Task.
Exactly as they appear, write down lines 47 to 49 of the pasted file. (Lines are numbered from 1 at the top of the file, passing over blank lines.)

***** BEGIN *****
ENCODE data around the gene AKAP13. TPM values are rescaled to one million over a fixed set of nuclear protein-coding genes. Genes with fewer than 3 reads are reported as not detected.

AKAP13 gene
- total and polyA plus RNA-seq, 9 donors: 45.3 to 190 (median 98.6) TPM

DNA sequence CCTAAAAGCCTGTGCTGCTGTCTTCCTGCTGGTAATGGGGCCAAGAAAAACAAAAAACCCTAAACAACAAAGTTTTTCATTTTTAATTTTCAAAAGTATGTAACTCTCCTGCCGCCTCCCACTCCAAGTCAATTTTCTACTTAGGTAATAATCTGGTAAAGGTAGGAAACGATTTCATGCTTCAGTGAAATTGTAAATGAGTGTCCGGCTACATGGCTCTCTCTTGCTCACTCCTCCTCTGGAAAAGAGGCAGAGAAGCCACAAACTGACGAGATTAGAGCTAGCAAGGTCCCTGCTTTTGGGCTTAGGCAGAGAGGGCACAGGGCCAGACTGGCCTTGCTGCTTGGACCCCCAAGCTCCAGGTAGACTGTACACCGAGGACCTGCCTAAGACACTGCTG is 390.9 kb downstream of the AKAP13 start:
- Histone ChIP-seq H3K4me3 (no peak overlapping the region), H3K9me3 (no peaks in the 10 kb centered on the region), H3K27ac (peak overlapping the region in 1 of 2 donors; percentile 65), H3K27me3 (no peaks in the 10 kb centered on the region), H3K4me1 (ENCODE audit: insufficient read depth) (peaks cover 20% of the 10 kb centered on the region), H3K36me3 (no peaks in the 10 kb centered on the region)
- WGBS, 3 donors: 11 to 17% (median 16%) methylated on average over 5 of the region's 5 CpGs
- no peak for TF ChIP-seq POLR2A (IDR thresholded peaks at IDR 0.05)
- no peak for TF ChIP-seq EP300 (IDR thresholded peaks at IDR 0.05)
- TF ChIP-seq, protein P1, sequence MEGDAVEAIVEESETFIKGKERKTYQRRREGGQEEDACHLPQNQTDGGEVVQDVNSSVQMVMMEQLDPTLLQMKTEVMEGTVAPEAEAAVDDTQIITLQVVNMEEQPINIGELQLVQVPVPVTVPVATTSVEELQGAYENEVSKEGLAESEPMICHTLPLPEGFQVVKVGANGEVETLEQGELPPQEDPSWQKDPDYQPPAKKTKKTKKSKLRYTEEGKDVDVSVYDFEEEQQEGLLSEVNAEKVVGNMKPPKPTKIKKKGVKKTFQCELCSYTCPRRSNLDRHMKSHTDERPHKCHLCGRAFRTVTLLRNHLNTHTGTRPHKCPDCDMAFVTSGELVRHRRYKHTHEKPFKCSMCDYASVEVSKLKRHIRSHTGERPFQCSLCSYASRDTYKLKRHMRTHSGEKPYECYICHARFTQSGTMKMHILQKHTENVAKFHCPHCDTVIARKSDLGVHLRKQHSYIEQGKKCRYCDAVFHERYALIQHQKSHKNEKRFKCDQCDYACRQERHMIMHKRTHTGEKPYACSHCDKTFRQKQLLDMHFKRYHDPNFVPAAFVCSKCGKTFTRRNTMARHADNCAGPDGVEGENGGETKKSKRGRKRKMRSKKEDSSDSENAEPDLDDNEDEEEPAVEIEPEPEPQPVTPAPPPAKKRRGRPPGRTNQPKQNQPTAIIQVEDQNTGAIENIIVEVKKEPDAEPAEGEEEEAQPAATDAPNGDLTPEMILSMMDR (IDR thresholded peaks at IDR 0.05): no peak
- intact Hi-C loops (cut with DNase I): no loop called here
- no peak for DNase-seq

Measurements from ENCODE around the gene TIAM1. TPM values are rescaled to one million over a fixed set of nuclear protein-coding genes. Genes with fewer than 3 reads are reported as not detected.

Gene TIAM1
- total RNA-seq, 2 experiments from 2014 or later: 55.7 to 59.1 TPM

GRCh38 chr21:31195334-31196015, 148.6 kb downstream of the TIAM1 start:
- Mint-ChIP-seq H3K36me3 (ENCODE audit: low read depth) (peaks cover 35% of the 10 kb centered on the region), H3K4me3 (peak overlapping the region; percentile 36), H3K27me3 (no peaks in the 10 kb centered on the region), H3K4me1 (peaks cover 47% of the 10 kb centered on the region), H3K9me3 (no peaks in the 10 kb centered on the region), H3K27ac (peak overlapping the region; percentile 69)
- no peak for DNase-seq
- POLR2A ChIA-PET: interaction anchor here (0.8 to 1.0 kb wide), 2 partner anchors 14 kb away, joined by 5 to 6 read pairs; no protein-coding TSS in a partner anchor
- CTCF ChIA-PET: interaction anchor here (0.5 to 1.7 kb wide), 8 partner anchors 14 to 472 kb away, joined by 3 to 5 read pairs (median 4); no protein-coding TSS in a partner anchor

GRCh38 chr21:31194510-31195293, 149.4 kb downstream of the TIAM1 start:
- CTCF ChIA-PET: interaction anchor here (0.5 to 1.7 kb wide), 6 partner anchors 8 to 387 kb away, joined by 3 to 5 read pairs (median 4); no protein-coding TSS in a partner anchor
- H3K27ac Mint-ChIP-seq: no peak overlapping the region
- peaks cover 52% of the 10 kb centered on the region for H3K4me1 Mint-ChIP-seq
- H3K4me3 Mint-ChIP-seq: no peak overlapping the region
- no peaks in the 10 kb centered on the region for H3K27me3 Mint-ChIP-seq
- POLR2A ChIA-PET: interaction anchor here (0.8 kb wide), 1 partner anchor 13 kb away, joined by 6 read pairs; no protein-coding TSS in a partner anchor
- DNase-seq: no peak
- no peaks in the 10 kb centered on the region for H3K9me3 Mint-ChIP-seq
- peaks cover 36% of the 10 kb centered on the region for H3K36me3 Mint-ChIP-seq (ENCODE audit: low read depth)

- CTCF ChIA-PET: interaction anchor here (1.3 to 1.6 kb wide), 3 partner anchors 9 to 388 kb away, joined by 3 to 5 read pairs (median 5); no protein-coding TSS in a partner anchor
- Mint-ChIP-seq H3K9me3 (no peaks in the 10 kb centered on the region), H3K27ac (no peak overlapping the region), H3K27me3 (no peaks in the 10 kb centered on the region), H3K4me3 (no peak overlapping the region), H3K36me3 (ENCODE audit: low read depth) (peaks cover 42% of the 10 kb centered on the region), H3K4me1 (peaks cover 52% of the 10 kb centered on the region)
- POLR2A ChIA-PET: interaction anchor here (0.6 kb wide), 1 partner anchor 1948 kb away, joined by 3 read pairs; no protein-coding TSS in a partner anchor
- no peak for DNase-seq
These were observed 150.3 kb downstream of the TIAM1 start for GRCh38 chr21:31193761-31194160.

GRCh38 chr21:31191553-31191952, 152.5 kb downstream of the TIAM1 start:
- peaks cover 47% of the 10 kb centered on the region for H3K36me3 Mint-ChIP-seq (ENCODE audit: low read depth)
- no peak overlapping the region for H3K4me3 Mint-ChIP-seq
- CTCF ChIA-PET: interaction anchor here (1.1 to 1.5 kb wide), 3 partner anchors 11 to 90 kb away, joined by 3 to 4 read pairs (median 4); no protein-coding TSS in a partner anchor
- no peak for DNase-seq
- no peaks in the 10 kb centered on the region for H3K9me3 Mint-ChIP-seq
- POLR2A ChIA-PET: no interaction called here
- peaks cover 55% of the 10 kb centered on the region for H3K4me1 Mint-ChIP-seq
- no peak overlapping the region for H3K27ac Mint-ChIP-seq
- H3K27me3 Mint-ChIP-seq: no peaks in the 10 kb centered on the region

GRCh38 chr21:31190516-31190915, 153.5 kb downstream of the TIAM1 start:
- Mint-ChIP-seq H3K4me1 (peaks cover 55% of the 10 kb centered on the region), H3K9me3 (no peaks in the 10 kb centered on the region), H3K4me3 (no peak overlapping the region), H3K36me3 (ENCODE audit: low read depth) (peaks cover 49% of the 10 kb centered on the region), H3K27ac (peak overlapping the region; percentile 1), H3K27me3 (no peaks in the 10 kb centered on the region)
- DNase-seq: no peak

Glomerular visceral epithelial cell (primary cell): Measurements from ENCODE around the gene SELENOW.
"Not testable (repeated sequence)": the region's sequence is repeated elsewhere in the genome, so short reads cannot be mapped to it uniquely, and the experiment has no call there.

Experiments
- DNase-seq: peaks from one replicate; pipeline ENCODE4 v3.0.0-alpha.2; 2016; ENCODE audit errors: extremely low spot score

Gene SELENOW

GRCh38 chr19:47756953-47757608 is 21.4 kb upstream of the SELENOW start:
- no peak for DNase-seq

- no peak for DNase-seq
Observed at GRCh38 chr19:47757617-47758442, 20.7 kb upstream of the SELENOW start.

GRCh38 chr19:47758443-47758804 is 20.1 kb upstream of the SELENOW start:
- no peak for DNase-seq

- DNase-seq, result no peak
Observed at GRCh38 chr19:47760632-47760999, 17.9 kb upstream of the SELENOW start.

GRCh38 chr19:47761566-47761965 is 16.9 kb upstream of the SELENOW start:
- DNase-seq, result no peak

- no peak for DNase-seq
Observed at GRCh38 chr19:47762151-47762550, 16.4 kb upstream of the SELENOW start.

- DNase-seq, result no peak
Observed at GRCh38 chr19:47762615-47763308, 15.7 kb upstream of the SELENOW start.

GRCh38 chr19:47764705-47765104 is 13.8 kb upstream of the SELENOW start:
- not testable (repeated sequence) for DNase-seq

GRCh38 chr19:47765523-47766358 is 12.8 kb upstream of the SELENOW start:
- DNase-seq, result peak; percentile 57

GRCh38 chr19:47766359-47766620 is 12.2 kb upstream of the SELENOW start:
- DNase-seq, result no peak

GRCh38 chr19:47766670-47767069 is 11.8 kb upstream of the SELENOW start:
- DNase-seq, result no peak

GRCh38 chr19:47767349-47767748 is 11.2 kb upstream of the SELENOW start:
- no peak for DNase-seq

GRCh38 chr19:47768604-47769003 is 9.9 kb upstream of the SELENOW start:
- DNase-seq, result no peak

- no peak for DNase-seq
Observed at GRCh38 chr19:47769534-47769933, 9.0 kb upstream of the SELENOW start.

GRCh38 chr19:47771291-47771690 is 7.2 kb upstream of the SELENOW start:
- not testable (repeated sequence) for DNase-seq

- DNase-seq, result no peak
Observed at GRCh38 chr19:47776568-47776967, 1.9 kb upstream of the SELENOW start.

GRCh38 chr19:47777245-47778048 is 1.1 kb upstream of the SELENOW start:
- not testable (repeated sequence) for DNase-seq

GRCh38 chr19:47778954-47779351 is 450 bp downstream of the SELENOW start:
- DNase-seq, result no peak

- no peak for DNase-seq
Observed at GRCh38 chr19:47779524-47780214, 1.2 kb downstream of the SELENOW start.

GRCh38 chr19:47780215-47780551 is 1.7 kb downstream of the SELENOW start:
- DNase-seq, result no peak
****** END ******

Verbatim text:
- DNase-seq: no peak

Glomerular visceral epithelial cell (primary cell): Measurements from ENCODE around the gene SELENOW.
"Not testable (repeated sequence)": the region's sequence is repeated elsewhere in the genome, so short reads cannot be mapped to it uniquely, and the experiment has no call there.